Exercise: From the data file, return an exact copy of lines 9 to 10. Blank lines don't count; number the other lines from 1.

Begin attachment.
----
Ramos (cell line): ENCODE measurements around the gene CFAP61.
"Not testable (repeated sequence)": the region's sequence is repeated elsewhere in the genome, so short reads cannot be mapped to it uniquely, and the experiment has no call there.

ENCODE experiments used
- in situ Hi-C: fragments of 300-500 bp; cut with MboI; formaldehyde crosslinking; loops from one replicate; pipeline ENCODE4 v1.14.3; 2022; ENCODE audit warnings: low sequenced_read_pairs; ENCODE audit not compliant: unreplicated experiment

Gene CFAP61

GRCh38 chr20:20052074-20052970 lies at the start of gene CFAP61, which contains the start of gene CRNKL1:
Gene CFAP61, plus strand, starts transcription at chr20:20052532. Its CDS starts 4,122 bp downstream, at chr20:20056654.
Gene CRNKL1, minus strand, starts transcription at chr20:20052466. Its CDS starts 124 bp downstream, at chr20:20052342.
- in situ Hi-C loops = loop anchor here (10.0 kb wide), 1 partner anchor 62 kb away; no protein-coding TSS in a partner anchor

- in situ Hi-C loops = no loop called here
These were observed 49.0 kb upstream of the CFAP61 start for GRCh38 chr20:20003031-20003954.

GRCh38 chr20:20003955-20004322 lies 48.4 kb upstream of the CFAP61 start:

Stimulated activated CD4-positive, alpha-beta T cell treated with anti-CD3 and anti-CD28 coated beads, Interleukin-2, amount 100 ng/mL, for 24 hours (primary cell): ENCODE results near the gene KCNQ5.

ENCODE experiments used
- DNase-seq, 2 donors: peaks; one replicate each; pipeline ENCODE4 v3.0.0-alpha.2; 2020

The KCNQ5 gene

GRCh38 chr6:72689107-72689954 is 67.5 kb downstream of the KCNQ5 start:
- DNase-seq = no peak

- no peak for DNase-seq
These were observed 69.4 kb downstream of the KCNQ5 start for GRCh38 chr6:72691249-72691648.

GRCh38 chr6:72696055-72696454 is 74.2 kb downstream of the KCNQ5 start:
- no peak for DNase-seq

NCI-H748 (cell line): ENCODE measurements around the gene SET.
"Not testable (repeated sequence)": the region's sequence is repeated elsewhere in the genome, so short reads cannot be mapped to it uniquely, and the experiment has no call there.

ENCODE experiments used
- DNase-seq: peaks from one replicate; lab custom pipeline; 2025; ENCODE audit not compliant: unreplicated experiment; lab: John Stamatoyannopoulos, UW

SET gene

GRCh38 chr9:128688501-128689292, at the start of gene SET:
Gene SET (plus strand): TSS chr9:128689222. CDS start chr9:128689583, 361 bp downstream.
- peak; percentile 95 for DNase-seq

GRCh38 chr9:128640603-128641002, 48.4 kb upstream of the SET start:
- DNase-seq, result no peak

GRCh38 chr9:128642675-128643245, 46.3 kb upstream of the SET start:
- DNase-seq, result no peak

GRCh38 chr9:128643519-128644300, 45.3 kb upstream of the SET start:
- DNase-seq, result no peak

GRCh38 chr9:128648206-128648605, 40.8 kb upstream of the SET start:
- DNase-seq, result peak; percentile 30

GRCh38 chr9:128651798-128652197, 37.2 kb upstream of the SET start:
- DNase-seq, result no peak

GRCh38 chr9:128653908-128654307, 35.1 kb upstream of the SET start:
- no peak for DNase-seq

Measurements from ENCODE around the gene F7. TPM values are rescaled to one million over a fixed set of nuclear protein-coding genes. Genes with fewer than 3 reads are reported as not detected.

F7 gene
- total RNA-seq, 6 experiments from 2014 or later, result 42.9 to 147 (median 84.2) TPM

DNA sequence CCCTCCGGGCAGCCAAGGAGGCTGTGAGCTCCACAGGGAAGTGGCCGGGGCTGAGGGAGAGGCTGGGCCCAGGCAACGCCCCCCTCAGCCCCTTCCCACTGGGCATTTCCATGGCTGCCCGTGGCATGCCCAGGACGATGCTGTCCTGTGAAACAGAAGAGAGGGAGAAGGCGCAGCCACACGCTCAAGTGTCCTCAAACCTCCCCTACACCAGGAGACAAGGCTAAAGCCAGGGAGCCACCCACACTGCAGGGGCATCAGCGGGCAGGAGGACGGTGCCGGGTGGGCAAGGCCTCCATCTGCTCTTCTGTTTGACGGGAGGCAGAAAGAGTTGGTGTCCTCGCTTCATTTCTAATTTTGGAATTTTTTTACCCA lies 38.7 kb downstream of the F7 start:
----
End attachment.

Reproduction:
- in situ Hi-C loops = loop anchor here (10.0 kb wide), 1 partner anchor 62 kb away; no protein-coding TSS in a partner anchor

- in situ Hi-C loops = no loop called here